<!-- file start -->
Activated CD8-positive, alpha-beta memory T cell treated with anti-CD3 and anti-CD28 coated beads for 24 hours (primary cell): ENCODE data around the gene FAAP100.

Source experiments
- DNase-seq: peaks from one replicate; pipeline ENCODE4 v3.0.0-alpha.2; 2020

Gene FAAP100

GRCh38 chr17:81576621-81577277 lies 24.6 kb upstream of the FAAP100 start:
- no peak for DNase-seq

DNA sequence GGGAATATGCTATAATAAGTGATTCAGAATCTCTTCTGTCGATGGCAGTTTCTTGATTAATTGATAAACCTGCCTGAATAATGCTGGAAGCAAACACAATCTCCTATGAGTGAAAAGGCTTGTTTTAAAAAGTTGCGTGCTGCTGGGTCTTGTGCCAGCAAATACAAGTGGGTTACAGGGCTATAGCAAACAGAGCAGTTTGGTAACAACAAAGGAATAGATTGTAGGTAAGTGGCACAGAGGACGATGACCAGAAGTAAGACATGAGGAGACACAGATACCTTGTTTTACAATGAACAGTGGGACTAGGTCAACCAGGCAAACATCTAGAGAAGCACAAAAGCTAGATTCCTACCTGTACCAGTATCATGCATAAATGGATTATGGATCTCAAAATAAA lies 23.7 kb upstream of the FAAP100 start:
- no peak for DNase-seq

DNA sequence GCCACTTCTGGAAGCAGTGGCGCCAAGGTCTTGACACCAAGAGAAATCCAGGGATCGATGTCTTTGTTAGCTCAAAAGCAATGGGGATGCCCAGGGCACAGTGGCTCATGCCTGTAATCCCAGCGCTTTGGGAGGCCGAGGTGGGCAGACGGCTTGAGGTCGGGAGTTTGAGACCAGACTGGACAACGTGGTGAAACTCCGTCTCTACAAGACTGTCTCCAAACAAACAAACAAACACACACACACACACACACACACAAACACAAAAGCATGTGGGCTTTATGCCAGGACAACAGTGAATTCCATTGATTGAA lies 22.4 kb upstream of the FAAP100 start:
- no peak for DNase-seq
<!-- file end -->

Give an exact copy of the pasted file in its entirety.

Activated CD8-positive, alpha-beta memory T cell treated with anti-CD3 and anti-CD28 coated beads for 24 hours (primary cell): ENCODE data around the gene FAAP100.

Source experiments
- DNase-seq: peaks from one replicate; pipeline ENCODE4 v3.0.0-alpha.2; 2020

Gene FAAP100

GRCh38 chr17:81576621-81577277 lies 24.6 kb upstream of the FAAP100 start:
- no peak for DNase-seq

DNA sequence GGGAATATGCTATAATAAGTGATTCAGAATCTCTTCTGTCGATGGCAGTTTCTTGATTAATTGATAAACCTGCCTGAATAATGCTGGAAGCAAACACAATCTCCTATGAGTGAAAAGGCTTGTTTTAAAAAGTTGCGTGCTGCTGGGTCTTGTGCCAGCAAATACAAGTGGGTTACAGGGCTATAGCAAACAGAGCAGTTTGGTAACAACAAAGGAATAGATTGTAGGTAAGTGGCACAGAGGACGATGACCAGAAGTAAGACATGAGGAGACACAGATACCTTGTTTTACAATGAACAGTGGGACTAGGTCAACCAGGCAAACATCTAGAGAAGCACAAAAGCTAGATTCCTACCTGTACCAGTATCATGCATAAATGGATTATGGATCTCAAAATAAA lies 23.7 kb upstream of the FAAP100 start:
- no peak for DNase-seq

DNA sequence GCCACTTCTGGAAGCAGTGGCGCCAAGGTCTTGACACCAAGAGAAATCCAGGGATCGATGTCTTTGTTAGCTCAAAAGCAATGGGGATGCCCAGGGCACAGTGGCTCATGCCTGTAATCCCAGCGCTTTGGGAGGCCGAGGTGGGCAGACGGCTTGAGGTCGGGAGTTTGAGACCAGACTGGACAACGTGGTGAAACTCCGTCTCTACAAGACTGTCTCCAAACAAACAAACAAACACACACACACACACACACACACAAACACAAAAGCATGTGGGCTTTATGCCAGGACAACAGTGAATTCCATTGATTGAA lies 22.4 kb upstream of the FAAP100 start:
- no peak for DNase-seq